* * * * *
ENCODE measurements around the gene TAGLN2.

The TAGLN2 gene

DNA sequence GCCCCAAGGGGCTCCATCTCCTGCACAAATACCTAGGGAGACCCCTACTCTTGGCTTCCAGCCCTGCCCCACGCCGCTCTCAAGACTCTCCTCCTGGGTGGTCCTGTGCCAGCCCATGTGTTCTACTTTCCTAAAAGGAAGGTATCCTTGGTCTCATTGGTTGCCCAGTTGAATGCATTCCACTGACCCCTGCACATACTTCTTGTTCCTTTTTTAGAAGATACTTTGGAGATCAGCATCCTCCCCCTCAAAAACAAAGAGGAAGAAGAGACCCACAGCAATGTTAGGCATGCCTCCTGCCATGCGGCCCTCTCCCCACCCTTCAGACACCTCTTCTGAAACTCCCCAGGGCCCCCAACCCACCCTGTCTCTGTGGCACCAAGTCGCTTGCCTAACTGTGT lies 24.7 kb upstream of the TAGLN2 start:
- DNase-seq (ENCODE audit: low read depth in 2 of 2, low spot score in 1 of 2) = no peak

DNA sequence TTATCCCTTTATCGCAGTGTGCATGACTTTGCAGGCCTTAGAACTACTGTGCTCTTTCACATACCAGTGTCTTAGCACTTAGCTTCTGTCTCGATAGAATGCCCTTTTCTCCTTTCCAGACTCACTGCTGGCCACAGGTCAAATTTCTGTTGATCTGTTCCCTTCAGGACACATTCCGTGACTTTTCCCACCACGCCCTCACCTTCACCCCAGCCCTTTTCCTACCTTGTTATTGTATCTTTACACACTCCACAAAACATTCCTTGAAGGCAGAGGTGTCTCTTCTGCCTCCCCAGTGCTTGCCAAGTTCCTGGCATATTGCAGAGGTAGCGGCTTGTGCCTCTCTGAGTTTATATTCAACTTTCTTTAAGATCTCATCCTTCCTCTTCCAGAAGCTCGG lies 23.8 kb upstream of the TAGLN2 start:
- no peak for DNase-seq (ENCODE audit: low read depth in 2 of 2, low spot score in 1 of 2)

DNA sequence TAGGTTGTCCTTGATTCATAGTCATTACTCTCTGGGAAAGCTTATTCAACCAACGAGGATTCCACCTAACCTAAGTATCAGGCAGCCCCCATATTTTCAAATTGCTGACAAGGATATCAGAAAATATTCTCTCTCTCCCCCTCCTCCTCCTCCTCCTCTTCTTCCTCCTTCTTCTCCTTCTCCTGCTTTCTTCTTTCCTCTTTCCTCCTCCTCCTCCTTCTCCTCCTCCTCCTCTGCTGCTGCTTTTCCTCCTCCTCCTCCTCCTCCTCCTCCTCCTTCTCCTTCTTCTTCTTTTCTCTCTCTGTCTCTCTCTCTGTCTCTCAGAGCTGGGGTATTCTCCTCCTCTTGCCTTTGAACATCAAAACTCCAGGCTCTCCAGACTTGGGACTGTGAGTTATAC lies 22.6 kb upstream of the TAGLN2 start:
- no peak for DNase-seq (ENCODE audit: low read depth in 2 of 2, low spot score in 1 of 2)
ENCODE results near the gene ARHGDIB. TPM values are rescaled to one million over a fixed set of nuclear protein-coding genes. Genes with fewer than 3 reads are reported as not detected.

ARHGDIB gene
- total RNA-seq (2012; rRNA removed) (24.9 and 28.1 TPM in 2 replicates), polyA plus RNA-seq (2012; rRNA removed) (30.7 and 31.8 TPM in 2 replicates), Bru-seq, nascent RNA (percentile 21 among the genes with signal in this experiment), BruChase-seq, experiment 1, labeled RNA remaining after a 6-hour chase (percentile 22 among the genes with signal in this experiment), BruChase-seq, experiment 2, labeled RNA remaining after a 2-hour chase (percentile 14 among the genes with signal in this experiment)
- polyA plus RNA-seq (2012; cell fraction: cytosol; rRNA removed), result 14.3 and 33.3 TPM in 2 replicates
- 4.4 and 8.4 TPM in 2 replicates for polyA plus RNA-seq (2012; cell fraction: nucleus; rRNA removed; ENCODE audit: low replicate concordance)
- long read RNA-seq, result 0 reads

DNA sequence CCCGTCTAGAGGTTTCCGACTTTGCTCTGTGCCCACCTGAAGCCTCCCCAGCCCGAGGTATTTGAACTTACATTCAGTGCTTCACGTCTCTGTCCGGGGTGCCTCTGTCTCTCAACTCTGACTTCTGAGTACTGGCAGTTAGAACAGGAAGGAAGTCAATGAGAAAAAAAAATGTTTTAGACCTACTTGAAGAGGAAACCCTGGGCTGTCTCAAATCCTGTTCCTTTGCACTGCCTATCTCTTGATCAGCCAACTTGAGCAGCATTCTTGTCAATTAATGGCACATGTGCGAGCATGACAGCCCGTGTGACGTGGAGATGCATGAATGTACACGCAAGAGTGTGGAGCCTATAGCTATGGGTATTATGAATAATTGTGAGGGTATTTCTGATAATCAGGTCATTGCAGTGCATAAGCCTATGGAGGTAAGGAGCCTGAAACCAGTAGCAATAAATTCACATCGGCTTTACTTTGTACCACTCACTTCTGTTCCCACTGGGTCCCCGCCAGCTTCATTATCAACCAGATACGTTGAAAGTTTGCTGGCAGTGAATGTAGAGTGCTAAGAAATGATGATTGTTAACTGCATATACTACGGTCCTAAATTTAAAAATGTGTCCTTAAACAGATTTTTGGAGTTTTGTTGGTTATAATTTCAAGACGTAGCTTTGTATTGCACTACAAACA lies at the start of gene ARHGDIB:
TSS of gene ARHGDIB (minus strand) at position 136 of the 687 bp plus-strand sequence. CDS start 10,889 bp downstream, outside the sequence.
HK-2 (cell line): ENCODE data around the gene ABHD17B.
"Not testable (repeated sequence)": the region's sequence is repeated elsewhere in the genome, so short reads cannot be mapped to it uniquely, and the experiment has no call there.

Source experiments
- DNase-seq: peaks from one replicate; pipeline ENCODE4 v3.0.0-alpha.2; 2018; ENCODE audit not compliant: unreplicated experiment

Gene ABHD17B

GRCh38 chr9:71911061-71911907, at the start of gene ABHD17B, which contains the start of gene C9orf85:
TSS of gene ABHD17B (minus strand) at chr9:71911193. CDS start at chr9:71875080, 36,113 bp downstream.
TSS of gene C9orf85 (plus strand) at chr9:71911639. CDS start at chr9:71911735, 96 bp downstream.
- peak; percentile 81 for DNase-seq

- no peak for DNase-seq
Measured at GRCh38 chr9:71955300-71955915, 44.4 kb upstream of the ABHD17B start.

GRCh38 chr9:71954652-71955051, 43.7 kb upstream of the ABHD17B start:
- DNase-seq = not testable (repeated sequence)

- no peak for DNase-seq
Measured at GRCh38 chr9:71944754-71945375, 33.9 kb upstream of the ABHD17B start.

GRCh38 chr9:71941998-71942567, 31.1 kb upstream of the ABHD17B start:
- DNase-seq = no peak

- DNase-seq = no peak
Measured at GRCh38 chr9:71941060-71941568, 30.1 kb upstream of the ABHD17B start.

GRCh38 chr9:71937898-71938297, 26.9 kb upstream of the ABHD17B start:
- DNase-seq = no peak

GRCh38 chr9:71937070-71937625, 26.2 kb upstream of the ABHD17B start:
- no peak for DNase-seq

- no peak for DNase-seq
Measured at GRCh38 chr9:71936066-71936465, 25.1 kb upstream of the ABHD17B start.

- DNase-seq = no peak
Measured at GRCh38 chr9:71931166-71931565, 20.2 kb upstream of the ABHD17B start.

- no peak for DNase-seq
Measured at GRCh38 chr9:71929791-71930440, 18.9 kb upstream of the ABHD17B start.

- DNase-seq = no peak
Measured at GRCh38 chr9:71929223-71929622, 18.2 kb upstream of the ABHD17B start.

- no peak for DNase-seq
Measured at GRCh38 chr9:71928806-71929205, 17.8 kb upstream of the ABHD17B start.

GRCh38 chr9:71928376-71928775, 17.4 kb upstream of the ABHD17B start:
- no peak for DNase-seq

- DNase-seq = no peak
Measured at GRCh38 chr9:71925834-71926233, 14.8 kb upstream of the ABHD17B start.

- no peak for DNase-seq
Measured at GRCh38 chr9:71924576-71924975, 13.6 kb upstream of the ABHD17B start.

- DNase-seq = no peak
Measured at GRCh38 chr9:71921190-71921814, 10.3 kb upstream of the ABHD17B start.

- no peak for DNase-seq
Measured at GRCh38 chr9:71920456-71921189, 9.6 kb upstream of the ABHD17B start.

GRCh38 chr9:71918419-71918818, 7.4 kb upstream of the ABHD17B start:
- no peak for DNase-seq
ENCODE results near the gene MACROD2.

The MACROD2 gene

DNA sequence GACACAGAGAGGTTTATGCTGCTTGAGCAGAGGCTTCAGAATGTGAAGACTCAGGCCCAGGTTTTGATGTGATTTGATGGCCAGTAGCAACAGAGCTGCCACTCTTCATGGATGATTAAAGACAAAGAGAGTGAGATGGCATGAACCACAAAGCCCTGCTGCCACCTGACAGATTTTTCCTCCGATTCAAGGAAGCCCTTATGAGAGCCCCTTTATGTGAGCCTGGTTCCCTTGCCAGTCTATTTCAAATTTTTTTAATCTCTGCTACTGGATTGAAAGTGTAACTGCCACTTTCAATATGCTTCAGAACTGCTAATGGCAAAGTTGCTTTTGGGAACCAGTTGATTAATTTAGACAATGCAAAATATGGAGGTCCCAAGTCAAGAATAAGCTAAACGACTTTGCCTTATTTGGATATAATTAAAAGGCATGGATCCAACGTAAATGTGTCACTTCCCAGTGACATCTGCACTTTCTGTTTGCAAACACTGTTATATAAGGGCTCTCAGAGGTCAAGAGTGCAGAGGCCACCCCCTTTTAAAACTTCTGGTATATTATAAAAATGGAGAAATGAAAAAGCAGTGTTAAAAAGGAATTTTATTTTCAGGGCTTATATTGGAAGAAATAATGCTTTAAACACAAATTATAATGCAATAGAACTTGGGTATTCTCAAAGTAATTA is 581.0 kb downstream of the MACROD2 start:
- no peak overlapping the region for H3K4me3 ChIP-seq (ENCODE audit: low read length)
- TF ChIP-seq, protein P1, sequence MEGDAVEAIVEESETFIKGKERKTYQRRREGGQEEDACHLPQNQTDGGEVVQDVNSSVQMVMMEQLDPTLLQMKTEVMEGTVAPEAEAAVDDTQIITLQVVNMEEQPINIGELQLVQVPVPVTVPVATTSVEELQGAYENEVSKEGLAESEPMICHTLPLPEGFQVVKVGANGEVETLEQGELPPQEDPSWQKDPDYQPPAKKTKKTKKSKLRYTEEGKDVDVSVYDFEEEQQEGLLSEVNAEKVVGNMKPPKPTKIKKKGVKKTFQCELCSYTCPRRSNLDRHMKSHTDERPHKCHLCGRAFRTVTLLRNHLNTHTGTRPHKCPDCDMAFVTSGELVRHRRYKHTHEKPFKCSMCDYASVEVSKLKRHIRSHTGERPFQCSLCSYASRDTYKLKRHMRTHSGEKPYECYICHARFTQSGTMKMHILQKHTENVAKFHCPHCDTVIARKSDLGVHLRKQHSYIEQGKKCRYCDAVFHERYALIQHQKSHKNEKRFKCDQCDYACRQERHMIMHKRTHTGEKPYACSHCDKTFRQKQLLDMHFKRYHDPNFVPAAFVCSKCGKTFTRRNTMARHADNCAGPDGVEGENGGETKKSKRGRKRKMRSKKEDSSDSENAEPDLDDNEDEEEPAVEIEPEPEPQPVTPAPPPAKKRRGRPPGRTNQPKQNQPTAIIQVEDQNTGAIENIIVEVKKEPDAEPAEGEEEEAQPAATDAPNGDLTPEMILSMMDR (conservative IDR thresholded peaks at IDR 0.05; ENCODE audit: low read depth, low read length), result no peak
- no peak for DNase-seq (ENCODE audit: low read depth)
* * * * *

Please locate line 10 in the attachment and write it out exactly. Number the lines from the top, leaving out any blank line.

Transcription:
ARHGDIB gene